Terrorism, Security and the Power of Informal Networks
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Terrorism, Security and the Power of Informal Networks

Edited by David Martin Jones, Ann Lane and Paul Schulte

This innovative work examines the concept of the informal network and its practical utility within the context of counterterrorism. Drawing together a range of practitioner and academic expertise it explores the character and evolution of informal networks, addressing the complex relationship between kinship groups, transnational linkages and the role that globalization and new technologies play in their formation and sustainability.
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Chapter 6: How al-Qaeda Lost Iraq

Andrew Phillips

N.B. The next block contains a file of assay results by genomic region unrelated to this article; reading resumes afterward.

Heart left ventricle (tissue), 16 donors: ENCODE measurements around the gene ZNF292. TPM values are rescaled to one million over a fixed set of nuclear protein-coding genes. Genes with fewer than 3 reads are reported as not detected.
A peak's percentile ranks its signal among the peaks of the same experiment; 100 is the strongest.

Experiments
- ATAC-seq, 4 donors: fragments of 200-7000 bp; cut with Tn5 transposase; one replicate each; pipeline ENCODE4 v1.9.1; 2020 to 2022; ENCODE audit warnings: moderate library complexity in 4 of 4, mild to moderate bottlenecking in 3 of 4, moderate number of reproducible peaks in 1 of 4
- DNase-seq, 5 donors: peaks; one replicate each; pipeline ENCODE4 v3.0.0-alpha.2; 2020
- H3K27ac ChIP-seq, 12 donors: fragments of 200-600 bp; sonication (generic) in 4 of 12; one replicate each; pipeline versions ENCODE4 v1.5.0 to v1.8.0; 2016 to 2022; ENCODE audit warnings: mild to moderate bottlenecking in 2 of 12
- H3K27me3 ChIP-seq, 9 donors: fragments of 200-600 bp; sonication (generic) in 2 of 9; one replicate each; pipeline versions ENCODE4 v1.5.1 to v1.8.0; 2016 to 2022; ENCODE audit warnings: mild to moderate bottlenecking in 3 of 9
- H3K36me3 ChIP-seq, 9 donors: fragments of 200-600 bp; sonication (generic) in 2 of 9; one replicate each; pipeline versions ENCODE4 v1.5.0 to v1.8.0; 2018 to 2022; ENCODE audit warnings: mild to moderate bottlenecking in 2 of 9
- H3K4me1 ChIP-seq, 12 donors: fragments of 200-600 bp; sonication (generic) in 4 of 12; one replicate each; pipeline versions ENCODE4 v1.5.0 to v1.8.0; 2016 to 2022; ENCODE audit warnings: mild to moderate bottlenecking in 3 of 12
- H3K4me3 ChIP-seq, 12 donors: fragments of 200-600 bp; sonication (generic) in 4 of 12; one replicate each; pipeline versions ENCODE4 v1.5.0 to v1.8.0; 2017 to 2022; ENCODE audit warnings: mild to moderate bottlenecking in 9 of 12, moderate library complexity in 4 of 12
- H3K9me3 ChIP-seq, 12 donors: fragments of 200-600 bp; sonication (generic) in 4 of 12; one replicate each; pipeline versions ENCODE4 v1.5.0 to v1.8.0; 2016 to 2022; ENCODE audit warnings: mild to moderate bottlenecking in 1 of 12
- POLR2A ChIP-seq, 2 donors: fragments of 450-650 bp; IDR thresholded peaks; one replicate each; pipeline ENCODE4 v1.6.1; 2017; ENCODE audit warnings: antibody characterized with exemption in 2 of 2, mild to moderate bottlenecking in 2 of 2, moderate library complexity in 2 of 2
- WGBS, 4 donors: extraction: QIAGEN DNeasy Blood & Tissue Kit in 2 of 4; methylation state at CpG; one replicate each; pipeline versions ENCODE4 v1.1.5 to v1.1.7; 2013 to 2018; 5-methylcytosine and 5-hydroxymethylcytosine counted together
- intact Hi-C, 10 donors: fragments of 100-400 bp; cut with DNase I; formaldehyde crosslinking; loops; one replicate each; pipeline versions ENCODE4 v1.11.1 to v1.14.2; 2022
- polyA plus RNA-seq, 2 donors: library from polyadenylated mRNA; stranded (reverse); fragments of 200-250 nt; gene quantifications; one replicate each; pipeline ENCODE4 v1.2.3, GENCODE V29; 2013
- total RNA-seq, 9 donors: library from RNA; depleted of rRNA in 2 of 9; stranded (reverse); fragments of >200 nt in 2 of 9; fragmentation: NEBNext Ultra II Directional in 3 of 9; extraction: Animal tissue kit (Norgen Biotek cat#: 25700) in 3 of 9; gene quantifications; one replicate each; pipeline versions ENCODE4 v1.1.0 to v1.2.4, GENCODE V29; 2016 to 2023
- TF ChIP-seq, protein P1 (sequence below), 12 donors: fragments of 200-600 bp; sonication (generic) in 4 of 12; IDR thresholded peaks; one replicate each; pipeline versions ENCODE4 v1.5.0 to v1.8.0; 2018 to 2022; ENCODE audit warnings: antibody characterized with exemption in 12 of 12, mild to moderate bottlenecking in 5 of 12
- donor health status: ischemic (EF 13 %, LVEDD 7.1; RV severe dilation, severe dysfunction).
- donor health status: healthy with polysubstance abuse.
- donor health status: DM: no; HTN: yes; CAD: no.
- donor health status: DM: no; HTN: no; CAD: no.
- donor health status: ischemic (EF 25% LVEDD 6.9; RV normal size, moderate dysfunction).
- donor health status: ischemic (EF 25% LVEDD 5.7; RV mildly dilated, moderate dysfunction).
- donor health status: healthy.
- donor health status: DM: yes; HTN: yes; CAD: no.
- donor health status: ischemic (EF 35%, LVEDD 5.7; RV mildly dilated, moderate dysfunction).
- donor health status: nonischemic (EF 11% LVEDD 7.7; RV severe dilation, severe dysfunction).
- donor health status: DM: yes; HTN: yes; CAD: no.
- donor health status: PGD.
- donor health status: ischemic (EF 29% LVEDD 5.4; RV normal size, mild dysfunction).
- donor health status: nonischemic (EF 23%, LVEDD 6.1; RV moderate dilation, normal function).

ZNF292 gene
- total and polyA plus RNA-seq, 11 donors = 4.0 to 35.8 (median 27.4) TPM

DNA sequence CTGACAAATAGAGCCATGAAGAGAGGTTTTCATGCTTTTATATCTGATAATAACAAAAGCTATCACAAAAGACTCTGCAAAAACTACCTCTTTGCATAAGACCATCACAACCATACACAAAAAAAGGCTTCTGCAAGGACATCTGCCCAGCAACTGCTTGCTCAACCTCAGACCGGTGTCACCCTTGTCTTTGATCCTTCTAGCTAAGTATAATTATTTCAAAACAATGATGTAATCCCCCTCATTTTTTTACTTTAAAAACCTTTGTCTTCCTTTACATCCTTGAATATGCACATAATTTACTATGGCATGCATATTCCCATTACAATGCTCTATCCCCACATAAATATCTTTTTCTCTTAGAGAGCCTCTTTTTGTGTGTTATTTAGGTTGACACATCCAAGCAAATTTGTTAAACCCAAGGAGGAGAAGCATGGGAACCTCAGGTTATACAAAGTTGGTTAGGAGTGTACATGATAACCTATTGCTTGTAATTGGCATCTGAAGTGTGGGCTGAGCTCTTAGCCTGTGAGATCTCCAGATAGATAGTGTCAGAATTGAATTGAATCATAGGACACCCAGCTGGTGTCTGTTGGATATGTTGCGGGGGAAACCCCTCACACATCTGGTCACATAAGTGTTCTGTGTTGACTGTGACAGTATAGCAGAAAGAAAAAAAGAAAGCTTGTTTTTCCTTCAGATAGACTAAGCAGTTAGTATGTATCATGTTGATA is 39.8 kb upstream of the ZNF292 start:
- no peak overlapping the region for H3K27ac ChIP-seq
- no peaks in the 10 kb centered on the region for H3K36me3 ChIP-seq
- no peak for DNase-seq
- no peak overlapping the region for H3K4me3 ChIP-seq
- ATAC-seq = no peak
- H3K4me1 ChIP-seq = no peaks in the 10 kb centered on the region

* Andrew Phillips Al Qaeda in Iraq has become a hand that destroys the Sunnis. Many Sunnis have been killed by them. Al Qaeda in Iraq is a source of corruption . . . they always direct their weapons at innocent civilians.1 We helped them to unite against us . . . The Americans and the apostates launched their campaigns against us and we found ourselves in a circle not being able to move, organise, or conduct our operations.2 In February 2008, the US military released extracts from two intercepted letters purportedly written by al-Qaeda field commanders operating respectively in Balad, north of Baghdad, and in Anbar province in western Iraq. Bemoaning the recent split between al-Qaeda in Iraq (AQI) and its erstwhile Sunni hosts, the first document recounts how Emir Abu-Tariq’s force of 600 operating in Balad was reduced to fewer than 20 in the face of a combined onslaught by Coalition troops and the tribal militias of the newly formed Awakening movement (Fletcher 2008). The second document echoes similarly bleak sentiments, with an unnamed al-Qaeda emir describing the organization as being in a state of ‘extraordinary crisis’ following the anti-al-Qaeda uprising of tribal militias in Anbar (Fletcher 2008). The timing of the documents’ release was undoubtedly fortuitous for an administration seeking to bolster the American public’s flagging enthusiasm for the Iraq War. Nevertheless, the ‘extraordinary crisis’ within al-Qaeda that the documents describe has been emphatically borne out in the organization’s declining fortunes in Iraq since late 2006. Following its attempt to declare an Islamic State...

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